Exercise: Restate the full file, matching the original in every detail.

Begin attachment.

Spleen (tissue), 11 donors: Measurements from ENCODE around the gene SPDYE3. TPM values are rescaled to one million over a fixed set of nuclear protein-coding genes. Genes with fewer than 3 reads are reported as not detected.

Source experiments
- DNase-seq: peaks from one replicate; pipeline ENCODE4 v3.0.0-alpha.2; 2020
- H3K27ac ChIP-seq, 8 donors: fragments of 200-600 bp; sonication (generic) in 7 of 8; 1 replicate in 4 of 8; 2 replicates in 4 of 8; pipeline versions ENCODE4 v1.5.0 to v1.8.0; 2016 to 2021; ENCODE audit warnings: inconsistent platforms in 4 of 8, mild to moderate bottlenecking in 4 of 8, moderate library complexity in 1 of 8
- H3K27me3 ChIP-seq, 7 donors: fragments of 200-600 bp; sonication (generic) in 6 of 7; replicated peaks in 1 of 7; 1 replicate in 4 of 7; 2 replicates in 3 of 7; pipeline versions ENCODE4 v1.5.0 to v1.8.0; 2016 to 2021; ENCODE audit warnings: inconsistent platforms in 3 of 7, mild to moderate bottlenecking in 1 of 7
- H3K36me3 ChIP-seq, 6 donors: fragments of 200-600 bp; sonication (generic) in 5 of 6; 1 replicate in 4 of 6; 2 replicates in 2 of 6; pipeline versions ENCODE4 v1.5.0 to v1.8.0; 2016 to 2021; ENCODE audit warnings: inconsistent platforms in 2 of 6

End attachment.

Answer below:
Spleen (tissue), 11 donors: Measurements from ENCODE around the gene SPDYE3. TPM values are rescaled to one million over a fixed set of nuclear protein-coding genes. Genes with fewer than 3 reads are reported as not detected.

Source experiments
- DNase-seq: peaks from one replicate; pipeline ENCODE4 v3.0.0-alpha.2; 2020
- H3K27ac ChIP-seq, 8 donors: fragments of 200-600 bp; sonication (generic) in 7 of 8; 1 replicate in 4 of 8; 2 replicates in 4 of 8; pipeline versions ENCODE4 v1.5.0 to v1.8.0; 2016 to 2021; ENCODE audit warnings: inconsistent platforms in 4 of 8, mild to moderate bottlenecking in 4 of 8, moderate library complexity in 1 of 8
- H3K27me3 ChIP-seq, 7 donors: fragments of 200-600 bp; sonication (generic) in 6 of 7; replicated peaks in 1 of 7; 1 replicate in 4 of 7; 2 replicates in 3 of 7; pipeline versions ENCODE4 v1.5.0 to v1.8.0; 2016 to 2021; ENCODE audit warnings: inconsistent platforms in 3 of 7, mild to moderate bottlenecking in 1 of 7
- H3K36me3 ChIP-seq, 6 donors: fragments of 200-600 bp; sonication (generic) in 5 of 6; 1 replicate in 4 of 6; 2 replicates in 2 of 6; pipeline versions ENCODE4 v1.5.0 to v1.8.0; 2016 to 2021; ENCODE audit warnings: inconsistent platforms in 2 of 6